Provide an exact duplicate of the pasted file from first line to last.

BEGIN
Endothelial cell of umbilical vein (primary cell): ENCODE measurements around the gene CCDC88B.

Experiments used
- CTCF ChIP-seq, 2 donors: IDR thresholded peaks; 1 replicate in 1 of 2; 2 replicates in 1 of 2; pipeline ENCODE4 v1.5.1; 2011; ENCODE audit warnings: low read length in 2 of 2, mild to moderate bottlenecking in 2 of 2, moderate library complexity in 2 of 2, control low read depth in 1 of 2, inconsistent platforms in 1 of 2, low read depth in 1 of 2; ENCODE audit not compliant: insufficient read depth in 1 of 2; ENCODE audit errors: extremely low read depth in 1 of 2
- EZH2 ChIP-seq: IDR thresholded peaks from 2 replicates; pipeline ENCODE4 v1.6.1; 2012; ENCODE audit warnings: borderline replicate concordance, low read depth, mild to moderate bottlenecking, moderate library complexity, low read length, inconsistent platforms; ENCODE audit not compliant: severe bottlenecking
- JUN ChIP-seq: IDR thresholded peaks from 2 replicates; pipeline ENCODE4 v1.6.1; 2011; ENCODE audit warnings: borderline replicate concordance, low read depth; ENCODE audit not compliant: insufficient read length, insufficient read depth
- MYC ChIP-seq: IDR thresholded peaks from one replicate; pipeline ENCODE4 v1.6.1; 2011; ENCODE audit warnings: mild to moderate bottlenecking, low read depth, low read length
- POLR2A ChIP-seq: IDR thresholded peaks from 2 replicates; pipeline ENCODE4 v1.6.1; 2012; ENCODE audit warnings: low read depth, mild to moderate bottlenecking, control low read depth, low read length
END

Endothelial cell of umbilical vein (primary cell): ENCODE measurements around the gene CCDC88B.

Experiments used
- CTCF ChIP-seq, 2 donors: IDR thresholded peaks; 1 replicate in 1 of 2; 2 replicates in 1 of 2; pipeline ENCODE4 v1.5.1; 2011; ENCODE audit warnings: low read length in 2 of 2, mild to moderate bottlenecking in 2 of 2, moderate library complexity in 2 of 2, control low read depth in 1 of 2, inconsistent platforms in 1 of 2, low read depth in 1 of 2; ENCODE audit not compliant: insufficient read depth in 1 of 2; ENCODE audit errors: extremely low read depth in 1 of 2
- EZH2 ChIP-seq: IDR thresholded peaks from 2 replicates; pipeline ENCODE4 v1.6.1; 2012; ENCODE audit warnings: borderline replicate concordance, low read depth, mild to moderate bottlenecking, moderate library complexity, low read length, inconsistent platforms; ENCODE audit not compliant: severe bottlenecking
- JUN ChIP-seq: IDR thresholded peaks from 2 replicates; pipeline ENCODE4 v1.6.1; 2011; ENCODE audit warnings: borderline replicate concordance, low read depth; ENCODE audit not compliant: insufficient read length, insufficient read depth
- MYC ChIP-seq: IDR thresholded peaks from one replicate; pipeline ENCODE4 v1.6.1; 2011; ENCODE audit warnings: mild to moderate bottlenecking, low read depth, low read length
- POLR2A ChIP-seq: IDR thresholded peaks from 2 replicates; pipeline ENCODE4 v1.6.1; 2012; ENCODE audit warnings: low read depth, mild to moderate bottlenecking, control low read depth, low read length